On Saturday as many as 50,000 snow geese congregated at Eagle Bluffs Conservation Area, a 4,400-acre wildlife refuge southwest of Columbia.

Eric Staszczak / KBIA

An international group that presents research aimed at solving global agriculture issues, is meeting at The University of Missouri today. A public meeting of the Board of International Food and Agriculture Development, or BIFAD, gathers on MU’s campus to draw upon university research to help solve the world’s food problems.    

Mississippi Passes 'Anti-Bloomberg' Bill

Mar 12, 2013

Mayor Mike and his public health edicts are having a rough ride.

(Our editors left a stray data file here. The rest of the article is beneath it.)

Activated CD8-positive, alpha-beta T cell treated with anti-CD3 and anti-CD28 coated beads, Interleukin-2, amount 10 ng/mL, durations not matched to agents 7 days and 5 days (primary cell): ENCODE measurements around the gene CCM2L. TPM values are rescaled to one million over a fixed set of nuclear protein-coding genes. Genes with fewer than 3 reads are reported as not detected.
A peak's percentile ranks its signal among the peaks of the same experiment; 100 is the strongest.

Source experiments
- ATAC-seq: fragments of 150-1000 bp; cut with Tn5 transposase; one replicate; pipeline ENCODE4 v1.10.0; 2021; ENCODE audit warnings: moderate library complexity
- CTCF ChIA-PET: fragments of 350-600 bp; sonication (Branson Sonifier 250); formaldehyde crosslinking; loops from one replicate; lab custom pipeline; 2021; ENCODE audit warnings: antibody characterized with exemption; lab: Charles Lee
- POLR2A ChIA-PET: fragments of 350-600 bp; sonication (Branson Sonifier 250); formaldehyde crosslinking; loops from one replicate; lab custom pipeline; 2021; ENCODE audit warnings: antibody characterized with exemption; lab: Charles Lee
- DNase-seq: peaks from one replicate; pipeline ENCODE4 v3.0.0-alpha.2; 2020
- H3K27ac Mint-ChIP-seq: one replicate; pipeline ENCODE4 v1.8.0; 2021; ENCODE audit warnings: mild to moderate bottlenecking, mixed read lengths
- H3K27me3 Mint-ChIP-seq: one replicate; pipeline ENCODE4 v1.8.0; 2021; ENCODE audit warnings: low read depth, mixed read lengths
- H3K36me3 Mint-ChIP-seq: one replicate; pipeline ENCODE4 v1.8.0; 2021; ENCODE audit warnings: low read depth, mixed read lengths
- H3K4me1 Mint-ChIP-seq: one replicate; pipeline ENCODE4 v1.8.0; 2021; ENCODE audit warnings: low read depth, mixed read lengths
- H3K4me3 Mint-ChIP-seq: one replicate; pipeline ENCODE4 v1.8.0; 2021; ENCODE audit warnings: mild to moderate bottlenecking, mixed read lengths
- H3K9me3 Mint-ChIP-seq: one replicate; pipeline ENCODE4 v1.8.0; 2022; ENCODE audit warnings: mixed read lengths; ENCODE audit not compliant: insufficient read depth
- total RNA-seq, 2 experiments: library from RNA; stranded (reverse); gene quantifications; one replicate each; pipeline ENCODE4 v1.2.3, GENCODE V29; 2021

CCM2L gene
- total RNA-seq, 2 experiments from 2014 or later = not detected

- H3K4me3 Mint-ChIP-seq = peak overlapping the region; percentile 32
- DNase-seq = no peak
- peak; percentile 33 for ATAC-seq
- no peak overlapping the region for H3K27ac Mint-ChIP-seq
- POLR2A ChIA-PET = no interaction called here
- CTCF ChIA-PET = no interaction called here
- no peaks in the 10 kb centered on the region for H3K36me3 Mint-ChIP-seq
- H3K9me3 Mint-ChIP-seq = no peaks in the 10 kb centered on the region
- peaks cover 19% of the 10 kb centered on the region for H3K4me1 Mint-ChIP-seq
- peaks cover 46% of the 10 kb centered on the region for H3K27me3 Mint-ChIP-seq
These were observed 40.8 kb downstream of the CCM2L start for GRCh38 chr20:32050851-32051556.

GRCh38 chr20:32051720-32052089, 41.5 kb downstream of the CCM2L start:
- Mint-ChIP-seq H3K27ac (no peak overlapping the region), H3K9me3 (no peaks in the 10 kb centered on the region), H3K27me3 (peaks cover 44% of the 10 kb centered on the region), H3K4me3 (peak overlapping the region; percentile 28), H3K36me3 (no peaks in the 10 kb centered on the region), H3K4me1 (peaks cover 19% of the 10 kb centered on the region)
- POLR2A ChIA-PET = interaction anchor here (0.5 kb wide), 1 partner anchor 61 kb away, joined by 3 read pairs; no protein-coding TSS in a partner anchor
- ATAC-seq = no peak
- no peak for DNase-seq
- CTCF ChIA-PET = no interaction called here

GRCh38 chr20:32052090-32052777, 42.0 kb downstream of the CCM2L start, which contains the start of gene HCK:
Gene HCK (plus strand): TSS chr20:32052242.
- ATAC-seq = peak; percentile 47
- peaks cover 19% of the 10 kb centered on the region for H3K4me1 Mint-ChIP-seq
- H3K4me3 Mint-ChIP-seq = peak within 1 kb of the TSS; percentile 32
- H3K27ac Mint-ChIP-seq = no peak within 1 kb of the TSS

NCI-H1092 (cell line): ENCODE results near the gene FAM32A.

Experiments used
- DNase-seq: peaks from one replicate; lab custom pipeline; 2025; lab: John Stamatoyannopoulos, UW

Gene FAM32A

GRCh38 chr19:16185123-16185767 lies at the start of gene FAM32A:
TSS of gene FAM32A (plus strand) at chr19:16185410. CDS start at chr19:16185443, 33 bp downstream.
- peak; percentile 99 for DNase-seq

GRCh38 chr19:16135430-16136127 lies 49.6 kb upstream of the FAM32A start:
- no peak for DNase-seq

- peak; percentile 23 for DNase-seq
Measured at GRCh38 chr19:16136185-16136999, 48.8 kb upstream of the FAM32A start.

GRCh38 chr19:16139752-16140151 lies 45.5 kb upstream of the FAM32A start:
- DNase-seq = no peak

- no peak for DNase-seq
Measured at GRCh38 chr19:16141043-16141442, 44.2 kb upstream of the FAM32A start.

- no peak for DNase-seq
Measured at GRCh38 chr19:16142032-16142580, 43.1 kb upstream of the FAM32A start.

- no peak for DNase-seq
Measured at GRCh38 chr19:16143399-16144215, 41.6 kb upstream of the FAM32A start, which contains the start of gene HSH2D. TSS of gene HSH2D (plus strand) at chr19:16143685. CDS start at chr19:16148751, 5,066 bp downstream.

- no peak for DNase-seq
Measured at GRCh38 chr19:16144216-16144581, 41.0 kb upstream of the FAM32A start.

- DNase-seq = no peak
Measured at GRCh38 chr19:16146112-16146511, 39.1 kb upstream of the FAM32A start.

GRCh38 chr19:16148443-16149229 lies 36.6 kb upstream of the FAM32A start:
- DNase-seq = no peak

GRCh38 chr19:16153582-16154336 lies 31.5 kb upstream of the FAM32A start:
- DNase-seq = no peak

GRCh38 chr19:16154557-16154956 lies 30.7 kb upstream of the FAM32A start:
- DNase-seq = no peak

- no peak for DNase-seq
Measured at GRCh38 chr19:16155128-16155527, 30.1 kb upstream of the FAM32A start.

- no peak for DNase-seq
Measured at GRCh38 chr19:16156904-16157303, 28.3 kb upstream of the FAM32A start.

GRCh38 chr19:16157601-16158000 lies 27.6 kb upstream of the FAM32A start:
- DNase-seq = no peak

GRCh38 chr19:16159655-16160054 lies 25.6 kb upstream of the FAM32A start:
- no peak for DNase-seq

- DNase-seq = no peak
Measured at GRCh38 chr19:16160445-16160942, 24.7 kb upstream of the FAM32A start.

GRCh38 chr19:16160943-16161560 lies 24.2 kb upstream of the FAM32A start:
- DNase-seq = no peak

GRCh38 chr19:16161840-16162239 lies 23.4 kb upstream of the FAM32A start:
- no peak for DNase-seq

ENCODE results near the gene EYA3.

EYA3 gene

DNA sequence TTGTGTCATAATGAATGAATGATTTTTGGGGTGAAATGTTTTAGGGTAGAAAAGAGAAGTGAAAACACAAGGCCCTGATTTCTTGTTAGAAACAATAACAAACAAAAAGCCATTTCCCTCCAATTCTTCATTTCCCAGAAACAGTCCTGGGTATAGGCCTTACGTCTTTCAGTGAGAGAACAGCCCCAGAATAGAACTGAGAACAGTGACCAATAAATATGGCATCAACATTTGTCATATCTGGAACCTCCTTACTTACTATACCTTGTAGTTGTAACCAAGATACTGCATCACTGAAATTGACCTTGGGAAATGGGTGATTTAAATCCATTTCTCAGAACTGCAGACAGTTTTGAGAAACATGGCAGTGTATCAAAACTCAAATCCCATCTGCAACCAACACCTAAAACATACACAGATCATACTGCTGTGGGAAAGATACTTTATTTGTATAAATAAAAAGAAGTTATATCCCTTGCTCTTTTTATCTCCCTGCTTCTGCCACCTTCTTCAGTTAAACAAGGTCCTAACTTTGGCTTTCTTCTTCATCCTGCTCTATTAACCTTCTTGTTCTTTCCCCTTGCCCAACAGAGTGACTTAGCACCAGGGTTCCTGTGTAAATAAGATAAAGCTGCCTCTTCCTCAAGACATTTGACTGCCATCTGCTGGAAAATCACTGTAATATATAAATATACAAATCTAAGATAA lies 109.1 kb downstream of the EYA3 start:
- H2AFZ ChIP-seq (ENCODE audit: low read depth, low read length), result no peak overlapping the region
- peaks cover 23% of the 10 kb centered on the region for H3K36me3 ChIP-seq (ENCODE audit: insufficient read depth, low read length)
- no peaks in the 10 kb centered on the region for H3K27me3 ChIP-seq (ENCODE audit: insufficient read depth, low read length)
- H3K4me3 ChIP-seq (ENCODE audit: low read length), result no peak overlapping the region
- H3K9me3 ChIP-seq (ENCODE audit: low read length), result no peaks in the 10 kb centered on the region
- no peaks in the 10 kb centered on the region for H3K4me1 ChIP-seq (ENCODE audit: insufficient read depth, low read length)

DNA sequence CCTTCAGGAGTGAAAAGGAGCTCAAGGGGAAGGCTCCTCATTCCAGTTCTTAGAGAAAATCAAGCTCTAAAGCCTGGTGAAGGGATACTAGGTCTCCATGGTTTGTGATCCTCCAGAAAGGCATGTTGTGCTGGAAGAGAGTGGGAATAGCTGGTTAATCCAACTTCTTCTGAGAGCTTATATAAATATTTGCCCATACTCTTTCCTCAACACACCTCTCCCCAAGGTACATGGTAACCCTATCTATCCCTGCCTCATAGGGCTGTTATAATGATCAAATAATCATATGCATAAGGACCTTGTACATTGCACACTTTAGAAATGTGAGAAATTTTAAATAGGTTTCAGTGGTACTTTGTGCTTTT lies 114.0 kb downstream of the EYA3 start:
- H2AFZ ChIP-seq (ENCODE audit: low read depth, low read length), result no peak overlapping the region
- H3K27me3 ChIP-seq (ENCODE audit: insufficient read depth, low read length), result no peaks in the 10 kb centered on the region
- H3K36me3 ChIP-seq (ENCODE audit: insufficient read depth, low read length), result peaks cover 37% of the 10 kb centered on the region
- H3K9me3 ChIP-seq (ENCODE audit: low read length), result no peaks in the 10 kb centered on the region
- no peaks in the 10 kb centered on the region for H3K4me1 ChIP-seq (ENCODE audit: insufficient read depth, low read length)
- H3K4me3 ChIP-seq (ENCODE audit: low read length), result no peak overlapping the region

On Monday, a state judge in Manhattan struck down New York City Mayor Michael Bloomberg's rule capping soda sizes. And lawmakers in Mississippi are taking the backlash against government regulation on food marketing one step further.

File / KBIA

Climatologists say recent rain and snowstorms are slowly easing the grip of the worst U.S. drought in decades. But the wet weather also is creating some potential headaches.

Sure, we know that gluten-free is the Jennifer Lawrence of food trends. But we were still startled to hear that one-third of Americans say they're trying to avoid gluten. Really?

Amy Mayer / Harvest Public Media

Marilyn Andersen raises angora goats and llamas for wool that she spins and weaves in her studio at Two Cedars Weaving in Story City, Iowa. She also has a part-time job coordinating distribution of local produce through a service called Farm to Folk. Neither effort comes with health insurance.